family. But I was a very much wanted baby to my adoptive parents who were
unable to conceive.As hard as that must
have been on my parents, the Lord directed me in to their family, and the trajectory
of my life changed.
Ian and I are now guardians for 217 Swazi children, whose
lives have been directed in to our family, and the trajectory of their lives
has changed.We have received three
babies in the past ten days – two of the three were found in pit latrines, and
lived. I am thankful that adoption was an option for my teenage mother back in
1963 and that I wasn’t left in an outhouse, or a snow bank for a stranger to
find me (or not).
Adoption is not an option in the Kindgom of eSwatini, so
these 217 are our children and we are trying to raise them to the best of our
abilities and means (with an incredible team of 80+ caregivers) so that they
can be grow up to be the best that they can be.
With that in mind, we did what any parent would want to do - we bought two pop-up swimming pools for
these extremely hot days and yesterday was their first day in the pools for the
summer season! It brought me such happiness to see the joy in the children's faces and
to watch them all just be silly kids.Many of our big kids also started life in the bottom of a pit latrine (outdoor
toilet), or were abandoned in the forest or the side of the road, but today is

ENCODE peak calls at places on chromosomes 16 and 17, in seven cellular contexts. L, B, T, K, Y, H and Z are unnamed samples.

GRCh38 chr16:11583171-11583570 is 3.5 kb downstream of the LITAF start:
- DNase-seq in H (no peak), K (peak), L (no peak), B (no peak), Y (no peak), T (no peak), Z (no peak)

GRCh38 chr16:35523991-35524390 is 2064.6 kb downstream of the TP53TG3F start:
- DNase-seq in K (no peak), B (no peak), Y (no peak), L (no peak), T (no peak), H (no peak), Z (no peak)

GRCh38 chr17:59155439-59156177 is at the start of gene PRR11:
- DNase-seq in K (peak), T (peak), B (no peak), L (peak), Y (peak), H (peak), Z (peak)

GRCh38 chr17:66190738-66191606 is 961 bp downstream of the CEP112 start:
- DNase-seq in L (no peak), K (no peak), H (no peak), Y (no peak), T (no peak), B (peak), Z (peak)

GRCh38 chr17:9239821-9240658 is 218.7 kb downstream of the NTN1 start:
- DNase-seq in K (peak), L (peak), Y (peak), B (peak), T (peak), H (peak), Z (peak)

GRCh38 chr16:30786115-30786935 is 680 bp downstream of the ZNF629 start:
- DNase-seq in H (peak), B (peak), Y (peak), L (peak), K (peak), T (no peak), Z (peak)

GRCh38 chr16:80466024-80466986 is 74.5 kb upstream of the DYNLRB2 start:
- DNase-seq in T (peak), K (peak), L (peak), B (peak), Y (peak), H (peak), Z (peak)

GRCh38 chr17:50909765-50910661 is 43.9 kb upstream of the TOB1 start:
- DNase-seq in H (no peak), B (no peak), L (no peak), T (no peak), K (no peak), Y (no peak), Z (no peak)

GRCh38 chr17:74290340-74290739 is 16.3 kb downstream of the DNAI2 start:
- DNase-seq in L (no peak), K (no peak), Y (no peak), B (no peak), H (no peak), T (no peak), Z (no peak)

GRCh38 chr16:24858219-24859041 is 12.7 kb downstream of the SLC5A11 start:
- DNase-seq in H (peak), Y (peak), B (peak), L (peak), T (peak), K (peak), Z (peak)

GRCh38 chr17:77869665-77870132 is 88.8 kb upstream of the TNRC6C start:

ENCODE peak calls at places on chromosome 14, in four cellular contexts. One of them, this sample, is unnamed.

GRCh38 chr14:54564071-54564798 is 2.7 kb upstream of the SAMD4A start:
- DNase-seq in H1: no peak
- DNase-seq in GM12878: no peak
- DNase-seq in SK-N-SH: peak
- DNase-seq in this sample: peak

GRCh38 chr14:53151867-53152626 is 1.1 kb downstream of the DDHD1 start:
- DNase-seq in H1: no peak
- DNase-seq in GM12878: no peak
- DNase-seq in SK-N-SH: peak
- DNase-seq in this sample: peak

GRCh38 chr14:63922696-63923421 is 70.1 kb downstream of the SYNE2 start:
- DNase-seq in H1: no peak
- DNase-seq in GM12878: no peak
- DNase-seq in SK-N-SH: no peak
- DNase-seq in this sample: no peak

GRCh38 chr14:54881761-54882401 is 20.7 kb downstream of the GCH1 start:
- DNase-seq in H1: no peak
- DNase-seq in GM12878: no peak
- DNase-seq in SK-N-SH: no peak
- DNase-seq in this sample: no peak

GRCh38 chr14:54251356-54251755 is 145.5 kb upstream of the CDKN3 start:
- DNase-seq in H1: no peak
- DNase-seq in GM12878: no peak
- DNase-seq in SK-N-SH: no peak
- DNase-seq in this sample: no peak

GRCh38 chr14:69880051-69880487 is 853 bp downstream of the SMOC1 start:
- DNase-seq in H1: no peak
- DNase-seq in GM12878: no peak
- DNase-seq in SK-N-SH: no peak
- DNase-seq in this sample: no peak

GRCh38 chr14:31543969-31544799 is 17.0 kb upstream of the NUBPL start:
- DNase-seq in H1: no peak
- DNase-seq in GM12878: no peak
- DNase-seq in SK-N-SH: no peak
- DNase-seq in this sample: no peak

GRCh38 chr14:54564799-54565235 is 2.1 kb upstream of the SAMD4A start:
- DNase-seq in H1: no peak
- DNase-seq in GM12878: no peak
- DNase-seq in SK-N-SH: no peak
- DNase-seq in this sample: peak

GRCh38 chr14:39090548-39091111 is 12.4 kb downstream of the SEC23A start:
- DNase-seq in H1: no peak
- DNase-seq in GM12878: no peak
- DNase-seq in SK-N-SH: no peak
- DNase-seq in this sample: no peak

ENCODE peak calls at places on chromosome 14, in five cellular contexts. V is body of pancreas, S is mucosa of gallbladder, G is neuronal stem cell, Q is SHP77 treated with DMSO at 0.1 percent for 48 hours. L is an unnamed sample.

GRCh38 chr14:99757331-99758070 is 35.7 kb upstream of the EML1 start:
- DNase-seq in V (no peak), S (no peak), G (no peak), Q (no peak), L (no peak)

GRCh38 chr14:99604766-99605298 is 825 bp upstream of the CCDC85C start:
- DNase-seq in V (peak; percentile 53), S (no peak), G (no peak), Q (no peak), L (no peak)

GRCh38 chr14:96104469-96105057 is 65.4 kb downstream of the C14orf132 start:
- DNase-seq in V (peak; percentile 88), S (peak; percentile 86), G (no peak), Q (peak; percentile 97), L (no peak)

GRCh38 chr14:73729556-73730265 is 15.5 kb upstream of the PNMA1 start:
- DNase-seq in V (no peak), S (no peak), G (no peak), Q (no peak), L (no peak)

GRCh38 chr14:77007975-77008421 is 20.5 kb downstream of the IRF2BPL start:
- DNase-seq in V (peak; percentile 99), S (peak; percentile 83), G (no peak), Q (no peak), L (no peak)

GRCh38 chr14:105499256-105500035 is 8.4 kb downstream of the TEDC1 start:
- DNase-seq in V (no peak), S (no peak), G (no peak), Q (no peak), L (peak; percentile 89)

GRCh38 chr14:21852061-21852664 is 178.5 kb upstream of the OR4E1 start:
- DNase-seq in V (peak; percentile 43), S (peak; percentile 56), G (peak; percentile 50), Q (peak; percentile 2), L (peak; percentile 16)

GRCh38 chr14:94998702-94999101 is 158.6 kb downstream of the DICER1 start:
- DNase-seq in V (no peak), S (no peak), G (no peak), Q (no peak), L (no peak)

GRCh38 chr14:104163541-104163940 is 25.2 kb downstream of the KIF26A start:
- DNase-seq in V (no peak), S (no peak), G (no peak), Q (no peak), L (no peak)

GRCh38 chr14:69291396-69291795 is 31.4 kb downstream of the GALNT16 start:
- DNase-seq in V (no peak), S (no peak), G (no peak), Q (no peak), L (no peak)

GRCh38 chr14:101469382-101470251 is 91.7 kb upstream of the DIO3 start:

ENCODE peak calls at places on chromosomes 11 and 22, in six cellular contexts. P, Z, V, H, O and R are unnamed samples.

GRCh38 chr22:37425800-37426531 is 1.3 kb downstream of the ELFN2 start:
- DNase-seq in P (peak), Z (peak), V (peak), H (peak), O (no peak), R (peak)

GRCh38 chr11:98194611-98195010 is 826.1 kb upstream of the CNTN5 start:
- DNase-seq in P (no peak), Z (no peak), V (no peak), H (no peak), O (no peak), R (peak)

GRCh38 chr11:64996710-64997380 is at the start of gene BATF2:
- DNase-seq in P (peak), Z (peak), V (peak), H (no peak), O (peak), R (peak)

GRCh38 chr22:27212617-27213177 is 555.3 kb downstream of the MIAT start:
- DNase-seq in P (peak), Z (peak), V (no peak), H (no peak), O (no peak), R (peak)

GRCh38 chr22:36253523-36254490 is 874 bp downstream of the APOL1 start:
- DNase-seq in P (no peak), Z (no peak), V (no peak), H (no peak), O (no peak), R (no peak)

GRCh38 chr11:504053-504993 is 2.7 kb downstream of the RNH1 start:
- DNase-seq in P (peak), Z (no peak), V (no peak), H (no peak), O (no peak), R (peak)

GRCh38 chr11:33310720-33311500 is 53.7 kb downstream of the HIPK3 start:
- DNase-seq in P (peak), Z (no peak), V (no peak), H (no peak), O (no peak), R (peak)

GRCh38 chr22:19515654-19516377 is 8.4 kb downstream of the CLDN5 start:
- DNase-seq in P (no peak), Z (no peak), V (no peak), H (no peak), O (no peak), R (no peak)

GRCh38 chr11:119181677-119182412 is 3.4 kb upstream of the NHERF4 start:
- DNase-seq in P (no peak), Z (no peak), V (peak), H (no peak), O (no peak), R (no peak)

a new day for them and hope has been restored to 217 precious children.
This week I was stuck by a line in the familiar Christmas
carol “Oh Holy night” this week.One of
the verses says, “In His name all oppression shall cease.” What a wonderful day
that will be when all oppression shall cease, and we will see Him again.
Yesterday Ian and I went to see the movie “Bohemian Rhapsody”,
which just opened at the theater in a town called Nelspruit, South Africa, a
full month after it opened in the US.I
couldn’t wait to see the movie and so we made the trek to see it and do some
Queen has always been my favorite band, and I spent my younger
years buying every album, singing every song, knowing every lyric.Freddie Mercury was a “Rock-Idol” to me, and
Brian May his genius side-kick. I recall taking my small (and very new/hip)
cassette player to our local hockey arena in Matheson, Ontario and when our
boys won the last game of the season I grabbed the microphone from the announcer
and held it up to my cassette player and played “We are the Champions” as loud
as I could get it, until they managed to get the microphone away from me J.